1. Dear Drugs-Forum readers: We are a small non-profit that runs one of the most read drug information & addiction help websites in the world. We serve over 4 million readers per month, and have costs like all popular websites: servers, hosting, licenses and software. To protect our independence we do not run ads. We take no government funds. We run on donations which average $25. If everyone reading this would donate $5 then this fund raiser would be done in an hour. If Drugs-Forum is useful to you, take one minute to keep it online another year by donating whatever you can today. Donations are currently not sufficient to pay our bills and keep the site up. Your help is most welcome. Thank you.
    PLEASE HELP
  1. Beenthere2Hippie
    Is that a Kit Kat bar or a Kif Kat bar? A Milky Way or Munchy Way? Skippy peanut butter or Trippy peanut butter? When it comes to the sugary loot children across Los Angeles will be collecting for Halloween, police say parents should take some common sense steps to make sure what their young charges haul in is more treat than trick.

    Though it's rare, occasionally police do encounter a case of a child receiving tainted or drug-laced candy, said LAPD Det. William Bustos. Here are a few things parents can do to make sure the candy is safe to eat.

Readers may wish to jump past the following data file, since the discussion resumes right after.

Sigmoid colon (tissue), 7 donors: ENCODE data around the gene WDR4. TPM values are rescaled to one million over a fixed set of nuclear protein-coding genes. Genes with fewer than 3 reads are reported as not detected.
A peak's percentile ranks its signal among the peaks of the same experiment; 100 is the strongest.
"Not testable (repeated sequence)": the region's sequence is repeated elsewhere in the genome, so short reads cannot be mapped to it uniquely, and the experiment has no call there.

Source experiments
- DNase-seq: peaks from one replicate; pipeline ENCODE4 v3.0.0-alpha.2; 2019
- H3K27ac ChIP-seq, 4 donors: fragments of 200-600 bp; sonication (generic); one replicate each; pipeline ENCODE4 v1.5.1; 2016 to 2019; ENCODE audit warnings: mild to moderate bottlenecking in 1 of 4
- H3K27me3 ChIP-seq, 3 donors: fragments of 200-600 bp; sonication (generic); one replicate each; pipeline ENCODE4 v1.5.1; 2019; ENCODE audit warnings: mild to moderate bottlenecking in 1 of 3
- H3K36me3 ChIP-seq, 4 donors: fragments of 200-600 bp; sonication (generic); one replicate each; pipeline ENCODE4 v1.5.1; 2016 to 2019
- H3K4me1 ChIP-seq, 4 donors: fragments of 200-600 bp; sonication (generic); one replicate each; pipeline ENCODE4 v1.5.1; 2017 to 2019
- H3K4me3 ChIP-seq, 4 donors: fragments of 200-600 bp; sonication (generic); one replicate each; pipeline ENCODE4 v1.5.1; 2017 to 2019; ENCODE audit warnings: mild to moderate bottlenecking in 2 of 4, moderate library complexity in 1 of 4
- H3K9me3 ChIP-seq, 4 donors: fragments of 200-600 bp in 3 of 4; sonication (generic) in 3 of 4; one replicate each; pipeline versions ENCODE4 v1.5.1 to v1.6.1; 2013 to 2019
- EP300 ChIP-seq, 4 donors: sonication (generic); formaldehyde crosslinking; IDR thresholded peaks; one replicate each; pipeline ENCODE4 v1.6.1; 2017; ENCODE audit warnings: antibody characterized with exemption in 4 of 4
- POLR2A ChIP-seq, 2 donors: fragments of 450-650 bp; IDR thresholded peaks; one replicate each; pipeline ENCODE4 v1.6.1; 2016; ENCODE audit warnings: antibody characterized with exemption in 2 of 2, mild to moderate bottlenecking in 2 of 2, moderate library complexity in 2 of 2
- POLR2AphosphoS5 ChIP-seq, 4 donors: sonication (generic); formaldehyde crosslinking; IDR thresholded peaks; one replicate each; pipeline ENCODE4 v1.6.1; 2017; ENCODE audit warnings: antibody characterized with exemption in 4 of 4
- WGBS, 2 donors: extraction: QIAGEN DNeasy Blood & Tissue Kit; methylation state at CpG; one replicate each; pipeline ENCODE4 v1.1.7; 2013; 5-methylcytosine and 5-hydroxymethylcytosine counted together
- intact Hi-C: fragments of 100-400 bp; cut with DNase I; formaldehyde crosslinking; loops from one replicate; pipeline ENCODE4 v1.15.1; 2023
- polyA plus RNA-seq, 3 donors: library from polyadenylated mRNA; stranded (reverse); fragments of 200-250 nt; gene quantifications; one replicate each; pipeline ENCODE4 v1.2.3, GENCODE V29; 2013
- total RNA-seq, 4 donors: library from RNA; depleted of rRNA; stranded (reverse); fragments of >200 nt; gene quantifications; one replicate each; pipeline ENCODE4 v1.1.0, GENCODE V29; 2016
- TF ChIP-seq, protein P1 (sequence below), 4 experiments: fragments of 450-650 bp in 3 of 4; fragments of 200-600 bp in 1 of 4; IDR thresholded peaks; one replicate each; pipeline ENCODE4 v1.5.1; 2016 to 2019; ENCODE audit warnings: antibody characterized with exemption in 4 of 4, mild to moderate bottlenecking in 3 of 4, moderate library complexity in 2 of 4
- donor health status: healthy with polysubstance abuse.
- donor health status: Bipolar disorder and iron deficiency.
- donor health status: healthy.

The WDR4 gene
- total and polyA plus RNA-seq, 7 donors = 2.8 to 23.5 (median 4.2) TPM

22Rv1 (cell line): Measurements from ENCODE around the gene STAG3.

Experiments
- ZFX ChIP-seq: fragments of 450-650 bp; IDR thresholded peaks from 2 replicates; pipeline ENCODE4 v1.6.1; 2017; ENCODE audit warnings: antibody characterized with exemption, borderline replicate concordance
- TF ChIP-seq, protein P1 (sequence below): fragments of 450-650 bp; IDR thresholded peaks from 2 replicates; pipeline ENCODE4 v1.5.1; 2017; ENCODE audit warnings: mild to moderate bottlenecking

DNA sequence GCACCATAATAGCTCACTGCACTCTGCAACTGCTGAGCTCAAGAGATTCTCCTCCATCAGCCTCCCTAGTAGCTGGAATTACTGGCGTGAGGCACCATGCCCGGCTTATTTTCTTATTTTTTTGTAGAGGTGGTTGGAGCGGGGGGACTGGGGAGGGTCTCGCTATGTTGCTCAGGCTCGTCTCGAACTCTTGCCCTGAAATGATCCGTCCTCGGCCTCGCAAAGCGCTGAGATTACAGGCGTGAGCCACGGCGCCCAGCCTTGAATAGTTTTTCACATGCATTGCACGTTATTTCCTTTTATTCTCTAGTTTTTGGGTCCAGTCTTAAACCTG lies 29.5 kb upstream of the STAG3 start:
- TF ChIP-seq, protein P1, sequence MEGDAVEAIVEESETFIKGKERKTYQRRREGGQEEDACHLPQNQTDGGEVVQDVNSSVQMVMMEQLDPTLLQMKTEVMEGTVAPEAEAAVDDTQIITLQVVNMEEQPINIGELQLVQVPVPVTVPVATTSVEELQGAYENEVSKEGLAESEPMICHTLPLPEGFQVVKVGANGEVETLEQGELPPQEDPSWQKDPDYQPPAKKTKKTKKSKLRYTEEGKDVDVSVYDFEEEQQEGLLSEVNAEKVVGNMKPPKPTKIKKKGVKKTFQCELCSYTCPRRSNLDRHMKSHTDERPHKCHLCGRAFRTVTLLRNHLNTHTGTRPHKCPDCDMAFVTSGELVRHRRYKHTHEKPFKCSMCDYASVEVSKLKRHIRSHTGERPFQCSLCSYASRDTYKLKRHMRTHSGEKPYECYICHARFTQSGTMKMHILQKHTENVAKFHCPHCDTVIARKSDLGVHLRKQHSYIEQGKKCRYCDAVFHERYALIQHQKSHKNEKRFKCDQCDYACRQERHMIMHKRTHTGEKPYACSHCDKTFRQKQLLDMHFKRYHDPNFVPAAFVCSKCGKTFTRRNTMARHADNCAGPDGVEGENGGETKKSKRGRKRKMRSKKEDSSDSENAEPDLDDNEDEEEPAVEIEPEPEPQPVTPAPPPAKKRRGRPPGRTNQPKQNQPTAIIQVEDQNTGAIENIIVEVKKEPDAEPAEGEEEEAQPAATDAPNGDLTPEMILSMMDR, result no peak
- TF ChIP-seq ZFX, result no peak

• 1. All fruit should be cut and examined.

    • 2. Homemade treats should come from only someone the children and parents know.

    • 3. Make sure candy comes in its original, sealed packaging. Anything with holes or that appears tampered with should be discarded.

    • 4. Look for tell-tale signs that a candy is laced with marijuana. The packaging may look like a commercial brand candy but might have green packaging, a marijuana leaf emblem or the word “medicinal” somewhere on it. Drinks may also appear similar to sodas like Mountain Dew. Marijuana-laced candy includes goldfish and gummy bears.


    Despite all the fears about tainted food products, in reality, the greater danger for kids on Halloween is vehicle traffic. Twice as many children are hit by a car walking on Halloween than any other day of the year, police said.

    And authorities have warned that a rainstorm expected to arrive Friday evening -- the first widespread rain event in months -- will make roadways even more dangerous.

    Children should wear a bright-colored costume, always walk with a parent and trick-or-treat during daylight hours. If there’s trick-or-treating at night, parents should carry a flashlight and walk in familiar areas.




    The L.A. Times/Oct. 31, 2014
    http://www.latimes.com/local/lanow/la-me-ln-halloween-safety-tips-drugs-20141031-story.html
    Photo: commonwealthgarden.blog.uk
    Newshawk Crew

    About Author

    Beenthere2Hippie
    BT2H is a retired news editor and writer from the NYC area who, for health reasons, retired to a southern US state early, and where BT2H continues to write and to post drug-related news to DF.

Comments

To make a comment simply sign up and become a member!